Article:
“I think the time is now because I know my customer,” said Beckham of opening the store. Indeed, she has put in her time with her clientele, routinely going on the road for trunk shows. She’s also tested retail on her own terms with her Web site, which launched e-commerce last year with accessories and the Icons collection, a selection of best-selling dresses from past collections, a savvy move that offered her exclusivity over her wholesale partners while piquing their interest. Last month, Selfridges asked to include Icons in a Victoria Beckham pop-up space, which itself was a big step for Beckham. There are more shops-in-shop to come, with their first permanent one at Printemps in Paris opening Feb. 28. For Selfridges, she and Duane recall that they had two weeks to come up with their design concept and 24-hours notice to merchandise the space, which fell at a rather inconvenient time when her team was in New York to sell pre-fall. “The only person there to go unpack boxes, steam clothes, and do the merchandising was me,” said Beckham. “I was at Selfridges at 6:30 or 7 in the morning, or some rather unsociable hour, unpacking boxes and steaming clothes.” They beat their weekly target by 60 percent.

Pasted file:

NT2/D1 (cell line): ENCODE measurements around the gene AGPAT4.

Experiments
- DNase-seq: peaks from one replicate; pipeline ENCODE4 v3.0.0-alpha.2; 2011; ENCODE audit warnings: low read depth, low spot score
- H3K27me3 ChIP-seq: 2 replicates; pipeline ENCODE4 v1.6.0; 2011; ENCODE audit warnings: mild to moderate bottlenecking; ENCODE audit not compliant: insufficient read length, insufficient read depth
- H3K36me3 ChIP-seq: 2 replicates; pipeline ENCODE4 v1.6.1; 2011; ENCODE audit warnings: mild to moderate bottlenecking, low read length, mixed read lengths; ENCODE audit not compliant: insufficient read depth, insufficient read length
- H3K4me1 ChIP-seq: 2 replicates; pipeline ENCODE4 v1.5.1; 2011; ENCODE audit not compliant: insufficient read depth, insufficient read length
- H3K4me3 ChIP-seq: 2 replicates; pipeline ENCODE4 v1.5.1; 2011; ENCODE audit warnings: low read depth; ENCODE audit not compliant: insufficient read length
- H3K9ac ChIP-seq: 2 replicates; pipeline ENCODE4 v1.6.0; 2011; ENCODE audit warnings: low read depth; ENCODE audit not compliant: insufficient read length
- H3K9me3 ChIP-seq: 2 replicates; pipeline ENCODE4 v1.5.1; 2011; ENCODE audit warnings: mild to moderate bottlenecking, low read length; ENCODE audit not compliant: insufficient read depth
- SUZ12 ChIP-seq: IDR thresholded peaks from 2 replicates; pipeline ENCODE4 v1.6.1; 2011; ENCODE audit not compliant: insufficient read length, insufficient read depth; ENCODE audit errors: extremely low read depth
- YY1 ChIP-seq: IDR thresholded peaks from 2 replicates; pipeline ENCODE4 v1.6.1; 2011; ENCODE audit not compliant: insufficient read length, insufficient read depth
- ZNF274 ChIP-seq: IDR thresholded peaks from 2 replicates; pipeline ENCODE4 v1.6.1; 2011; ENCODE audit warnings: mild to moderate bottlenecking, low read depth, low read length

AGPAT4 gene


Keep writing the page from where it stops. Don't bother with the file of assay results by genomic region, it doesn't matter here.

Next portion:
All of this momentum comes as Beckham marks her designer label’s fifth anniversary. Asked if the state of her business matches up with her original five-year plan, Beckham said, “I did believe in creative visualization and I always had high hopes. I believed what I was doing and I think I have a strong point of view. I always hoped. I like to look at the big picture and I like to build things in the right way. I never went into this thinking that it would be a flash in a pan.”